• Medical Care in the Future: If the probability of future medical care is anticipated, this is usually substantiated by the opinion of a medical expert.

Drugs and Alcohol:

Drugs are often found at festivals, and while efforts are made to keep them out, they are there. Be smart about your choices. Sun and physical exertion plus drugs are a formula for disaster. Common drugs include: ecstasy/ molly’s and LSD. Ecstasy is most commonly used. Unfortunately, the combination of dancing, high temperatures, lack of water and this drug can result in fatalities. In addition, be careful to look out for impaired drivers in parking areas.

  • Do not accept open drinks from strangers. If you accept a drink, make sure the seal is intact even at a bar
  • Do not try any drugs from strangers even if you are looking for aspirin etc.
  • Don’t ignore the fun that can be had at Coachella by getting wasted

Assault:

Whenever you are in a crowd of people, you need to think about your personal safety. Stay near friends or people you know (buddy system); don’t be alone with strangers especially while under the influence. Women are particularly vulnerable. Sexual assault is a commonly reported problem at many events.

  • Stay with friends, if you meet someone new ask them to visit with your group
  • Make sure when the day is done, you and your friends have a plan to leave together. In short, don’t leave unless you all do it together
  • Don’t walk alone
  • Stay clear of isolated areas
  • Carry an item that can alert other people such as a whistle

Theft:

Keep in mind that thefts happen often. You’ll be using your cell phone texting friends, capturing music performances and taking pictures. Make sure you leave with your phone. That goes for all your valuables. Another great idea is to label your phone and wallet in case you lose it but don’t put your address on it. This might give a shady individual an open invitation to visit your home.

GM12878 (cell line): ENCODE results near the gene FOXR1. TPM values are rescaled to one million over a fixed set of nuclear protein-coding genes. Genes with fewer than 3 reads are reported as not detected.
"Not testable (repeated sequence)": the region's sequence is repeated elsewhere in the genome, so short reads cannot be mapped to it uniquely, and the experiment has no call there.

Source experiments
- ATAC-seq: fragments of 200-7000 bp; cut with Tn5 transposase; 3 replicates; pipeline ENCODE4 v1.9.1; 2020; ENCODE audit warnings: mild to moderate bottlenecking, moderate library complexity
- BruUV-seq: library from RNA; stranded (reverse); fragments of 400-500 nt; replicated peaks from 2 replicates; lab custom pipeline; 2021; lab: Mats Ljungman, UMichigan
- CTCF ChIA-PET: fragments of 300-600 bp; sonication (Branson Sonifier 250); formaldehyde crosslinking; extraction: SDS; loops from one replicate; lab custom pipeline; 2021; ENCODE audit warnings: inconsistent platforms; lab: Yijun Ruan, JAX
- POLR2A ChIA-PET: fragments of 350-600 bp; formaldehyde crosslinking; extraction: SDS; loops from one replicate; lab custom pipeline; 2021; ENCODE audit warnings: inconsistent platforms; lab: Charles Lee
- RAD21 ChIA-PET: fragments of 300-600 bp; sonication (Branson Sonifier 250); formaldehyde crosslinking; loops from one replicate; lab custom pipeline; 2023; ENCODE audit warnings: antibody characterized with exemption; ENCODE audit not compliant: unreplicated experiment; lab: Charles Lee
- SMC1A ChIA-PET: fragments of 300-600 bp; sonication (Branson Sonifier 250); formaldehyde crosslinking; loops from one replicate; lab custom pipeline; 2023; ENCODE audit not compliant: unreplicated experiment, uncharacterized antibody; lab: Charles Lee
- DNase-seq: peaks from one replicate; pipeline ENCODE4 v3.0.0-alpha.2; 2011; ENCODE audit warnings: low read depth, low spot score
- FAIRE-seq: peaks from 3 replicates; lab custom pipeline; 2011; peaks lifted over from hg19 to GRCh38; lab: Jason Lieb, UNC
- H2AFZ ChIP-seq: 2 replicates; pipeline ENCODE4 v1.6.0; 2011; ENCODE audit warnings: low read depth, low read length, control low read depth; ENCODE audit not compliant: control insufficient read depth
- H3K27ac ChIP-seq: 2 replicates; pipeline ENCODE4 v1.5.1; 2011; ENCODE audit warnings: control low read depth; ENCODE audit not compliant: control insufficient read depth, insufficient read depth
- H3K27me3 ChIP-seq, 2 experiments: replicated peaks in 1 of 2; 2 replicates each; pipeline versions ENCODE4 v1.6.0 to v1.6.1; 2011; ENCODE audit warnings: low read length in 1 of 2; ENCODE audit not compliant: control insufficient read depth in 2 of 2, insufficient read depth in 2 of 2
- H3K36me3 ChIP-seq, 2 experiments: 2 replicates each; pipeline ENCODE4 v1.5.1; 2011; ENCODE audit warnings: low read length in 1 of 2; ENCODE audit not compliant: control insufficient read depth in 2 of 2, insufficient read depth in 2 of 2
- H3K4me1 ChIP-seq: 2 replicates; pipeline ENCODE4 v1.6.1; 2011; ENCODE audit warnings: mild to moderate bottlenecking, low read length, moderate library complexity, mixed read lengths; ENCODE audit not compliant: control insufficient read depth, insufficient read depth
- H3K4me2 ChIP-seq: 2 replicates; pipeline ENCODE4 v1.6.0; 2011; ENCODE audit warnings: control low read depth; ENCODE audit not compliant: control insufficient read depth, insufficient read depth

• Store valuables in your car trunk if possible because taking them into the festival is risky.
  • If you are tent camping have a way to lock your tent and belongings.
  • Keep your credit cards, cash and phone on your person, preferably in a pocket that zips or buttons.

After Parties:

After parties abound and invitations are often given. A word of caution here, some are not parties at all but a way to get you alone. If the invitation is not extended to the entire group, don’t go.

What If Something Happens?

Festivals usually take every precaution to make sure you are safe. When something happens, they have security ready to help. Many times, local law enforcement is also there.

However, there are times when security is breached, medical response is slow or food is ill-prepared leading to illness. If this happens to you, the festival coordinator should carry insurance to help patrons recover their loss. Having the advice of an attorney can ensure that your medical or other expenses due to the injury or accident are adequate. David Azizi, an experienced car, truck accident, and personal injury attorney, can answer any questions you may have. He can be reached at (800) 991-5292 for a free consultation to review your case.